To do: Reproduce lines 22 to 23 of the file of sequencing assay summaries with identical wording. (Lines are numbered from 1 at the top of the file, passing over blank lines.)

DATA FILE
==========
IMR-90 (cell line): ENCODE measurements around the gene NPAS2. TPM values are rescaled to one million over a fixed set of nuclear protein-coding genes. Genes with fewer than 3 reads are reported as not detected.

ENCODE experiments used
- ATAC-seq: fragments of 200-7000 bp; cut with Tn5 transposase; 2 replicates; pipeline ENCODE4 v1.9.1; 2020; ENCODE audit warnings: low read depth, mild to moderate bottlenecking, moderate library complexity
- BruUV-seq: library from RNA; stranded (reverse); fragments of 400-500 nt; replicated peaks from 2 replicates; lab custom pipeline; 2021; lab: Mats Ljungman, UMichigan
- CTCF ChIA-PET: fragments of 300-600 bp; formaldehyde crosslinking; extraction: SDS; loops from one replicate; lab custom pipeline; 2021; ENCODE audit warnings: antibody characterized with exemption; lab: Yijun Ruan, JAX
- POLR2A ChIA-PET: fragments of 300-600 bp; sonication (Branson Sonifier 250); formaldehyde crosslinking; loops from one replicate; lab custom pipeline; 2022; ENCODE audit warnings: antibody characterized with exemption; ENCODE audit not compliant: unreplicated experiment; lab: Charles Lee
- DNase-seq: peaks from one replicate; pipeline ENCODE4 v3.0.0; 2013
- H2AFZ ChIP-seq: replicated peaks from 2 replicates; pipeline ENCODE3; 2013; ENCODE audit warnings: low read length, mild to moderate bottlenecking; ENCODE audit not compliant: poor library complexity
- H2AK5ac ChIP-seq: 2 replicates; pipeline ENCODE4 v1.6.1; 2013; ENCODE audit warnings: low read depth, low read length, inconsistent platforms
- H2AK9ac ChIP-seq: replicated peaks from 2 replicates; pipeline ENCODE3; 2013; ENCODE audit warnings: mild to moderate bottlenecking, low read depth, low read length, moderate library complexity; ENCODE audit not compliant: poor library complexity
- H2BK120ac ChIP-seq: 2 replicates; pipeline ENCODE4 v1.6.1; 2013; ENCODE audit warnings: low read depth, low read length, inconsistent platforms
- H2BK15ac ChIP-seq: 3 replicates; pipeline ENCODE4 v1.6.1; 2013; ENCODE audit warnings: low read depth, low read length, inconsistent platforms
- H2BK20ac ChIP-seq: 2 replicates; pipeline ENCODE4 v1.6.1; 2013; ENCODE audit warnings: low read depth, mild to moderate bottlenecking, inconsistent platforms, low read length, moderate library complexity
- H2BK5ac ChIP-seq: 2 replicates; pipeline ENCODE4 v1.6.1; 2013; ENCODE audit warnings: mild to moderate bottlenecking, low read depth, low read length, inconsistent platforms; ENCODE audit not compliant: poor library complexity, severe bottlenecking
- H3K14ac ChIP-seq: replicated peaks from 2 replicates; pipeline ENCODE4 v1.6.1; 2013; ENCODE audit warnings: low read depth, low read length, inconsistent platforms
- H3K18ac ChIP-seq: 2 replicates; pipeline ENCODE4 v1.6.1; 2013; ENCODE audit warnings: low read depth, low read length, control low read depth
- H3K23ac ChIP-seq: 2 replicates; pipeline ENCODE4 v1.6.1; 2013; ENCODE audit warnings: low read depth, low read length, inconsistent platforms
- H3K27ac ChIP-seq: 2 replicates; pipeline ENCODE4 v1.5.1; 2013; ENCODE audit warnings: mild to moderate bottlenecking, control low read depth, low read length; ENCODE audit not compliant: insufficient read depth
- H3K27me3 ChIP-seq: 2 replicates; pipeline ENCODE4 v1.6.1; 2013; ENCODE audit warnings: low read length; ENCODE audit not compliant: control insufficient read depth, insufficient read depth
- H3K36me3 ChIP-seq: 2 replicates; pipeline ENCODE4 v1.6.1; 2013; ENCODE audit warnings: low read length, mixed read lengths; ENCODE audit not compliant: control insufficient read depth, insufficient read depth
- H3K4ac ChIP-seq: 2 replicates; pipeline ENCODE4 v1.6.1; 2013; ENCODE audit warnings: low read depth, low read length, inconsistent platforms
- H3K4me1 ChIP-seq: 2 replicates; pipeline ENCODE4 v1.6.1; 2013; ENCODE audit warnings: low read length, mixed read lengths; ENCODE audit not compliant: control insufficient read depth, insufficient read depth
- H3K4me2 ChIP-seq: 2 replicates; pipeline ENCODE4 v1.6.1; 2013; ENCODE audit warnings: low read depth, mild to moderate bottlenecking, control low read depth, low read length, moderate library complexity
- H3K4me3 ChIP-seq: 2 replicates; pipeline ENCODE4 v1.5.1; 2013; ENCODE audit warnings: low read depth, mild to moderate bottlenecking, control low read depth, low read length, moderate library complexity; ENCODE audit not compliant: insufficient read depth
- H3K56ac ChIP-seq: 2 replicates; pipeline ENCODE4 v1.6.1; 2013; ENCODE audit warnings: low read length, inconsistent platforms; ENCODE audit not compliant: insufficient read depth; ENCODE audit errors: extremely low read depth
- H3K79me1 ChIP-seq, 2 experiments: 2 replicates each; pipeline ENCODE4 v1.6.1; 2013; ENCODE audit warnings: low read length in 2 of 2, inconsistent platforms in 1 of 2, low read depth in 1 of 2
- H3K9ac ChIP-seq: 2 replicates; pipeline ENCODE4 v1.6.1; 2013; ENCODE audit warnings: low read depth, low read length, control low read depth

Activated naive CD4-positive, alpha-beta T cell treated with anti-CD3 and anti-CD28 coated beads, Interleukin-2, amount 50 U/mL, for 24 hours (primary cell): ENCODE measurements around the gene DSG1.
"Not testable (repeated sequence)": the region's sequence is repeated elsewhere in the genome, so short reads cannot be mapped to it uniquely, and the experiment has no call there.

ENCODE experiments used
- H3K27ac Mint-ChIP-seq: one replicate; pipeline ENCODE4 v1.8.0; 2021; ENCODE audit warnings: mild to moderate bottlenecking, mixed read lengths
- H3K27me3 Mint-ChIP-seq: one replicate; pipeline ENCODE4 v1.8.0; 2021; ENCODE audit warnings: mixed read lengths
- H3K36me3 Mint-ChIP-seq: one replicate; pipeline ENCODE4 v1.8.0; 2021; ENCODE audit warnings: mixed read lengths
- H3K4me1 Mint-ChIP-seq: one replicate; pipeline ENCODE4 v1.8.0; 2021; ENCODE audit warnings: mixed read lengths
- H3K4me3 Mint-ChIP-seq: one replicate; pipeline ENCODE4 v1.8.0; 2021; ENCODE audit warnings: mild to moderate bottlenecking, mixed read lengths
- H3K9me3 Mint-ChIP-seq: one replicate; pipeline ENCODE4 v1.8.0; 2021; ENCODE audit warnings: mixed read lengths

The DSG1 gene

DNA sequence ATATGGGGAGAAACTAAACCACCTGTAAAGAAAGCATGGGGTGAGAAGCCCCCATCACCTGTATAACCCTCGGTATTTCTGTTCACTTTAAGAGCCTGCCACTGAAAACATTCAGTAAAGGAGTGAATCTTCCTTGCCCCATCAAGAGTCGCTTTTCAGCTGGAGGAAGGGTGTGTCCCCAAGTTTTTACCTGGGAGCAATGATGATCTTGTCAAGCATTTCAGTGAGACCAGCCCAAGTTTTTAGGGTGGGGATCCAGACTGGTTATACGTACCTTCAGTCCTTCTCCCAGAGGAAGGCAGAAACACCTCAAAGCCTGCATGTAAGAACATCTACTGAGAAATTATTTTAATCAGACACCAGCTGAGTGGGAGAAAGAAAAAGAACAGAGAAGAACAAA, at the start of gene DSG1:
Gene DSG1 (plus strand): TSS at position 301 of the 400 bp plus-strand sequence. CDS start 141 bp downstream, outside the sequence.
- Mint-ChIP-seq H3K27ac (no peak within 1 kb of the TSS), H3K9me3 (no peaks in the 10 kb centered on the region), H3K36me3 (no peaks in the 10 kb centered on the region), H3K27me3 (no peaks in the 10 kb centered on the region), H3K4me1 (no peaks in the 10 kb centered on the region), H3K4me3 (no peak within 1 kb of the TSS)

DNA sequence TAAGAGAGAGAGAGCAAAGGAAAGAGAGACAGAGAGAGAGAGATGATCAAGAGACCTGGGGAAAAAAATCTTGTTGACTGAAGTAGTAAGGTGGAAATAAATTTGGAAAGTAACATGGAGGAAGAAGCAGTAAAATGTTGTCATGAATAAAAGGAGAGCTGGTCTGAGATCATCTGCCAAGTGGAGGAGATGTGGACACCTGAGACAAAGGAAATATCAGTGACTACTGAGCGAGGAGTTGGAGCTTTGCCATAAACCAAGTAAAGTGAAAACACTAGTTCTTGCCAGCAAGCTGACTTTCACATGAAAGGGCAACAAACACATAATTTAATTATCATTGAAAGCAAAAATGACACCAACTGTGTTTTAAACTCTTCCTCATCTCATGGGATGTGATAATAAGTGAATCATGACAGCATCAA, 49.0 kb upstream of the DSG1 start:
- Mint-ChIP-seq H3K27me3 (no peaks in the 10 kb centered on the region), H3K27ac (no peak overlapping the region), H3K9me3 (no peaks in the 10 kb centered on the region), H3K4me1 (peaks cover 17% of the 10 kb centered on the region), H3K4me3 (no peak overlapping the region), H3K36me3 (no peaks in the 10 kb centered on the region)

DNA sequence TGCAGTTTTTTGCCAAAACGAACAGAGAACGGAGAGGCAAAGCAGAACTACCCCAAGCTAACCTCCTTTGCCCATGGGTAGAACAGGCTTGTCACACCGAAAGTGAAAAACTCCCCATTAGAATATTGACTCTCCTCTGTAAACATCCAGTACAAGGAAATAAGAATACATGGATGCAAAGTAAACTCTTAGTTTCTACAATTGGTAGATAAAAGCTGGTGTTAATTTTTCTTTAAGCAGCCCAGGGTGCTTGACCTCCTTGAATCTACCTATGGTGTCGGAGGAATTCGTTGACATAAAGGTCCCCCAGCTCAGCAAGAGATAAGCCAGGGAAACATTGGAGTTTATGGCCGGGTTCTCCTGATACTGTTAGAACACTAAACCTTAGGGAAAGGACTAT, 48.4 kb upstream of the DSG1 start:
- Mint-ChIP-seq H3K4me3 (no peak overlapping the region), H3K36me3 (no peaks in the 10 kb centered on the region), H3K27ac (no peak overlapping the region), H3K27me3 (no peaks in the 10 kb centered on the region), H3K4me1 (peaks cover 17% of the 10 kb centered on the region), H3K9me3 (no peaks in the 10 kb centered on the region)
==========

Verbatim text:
- H3K4me1 ChIP-seq: 2 replicates; pipeline ENCODE4 v1.6.1; 2013; ENCODE audit warnings: low read length, mixed read lengths; ENCODE audit not compliant: control insufficient read depth, insufficient read depth
- H3K4me2 ChIP-seq: 2 replicates; pipeline ENCODE4 v1.6.1; 2013; ENCODE audit warnings: low read depth, mild to moderate bottlenecking, control low read depth, low read length, moderate library complexity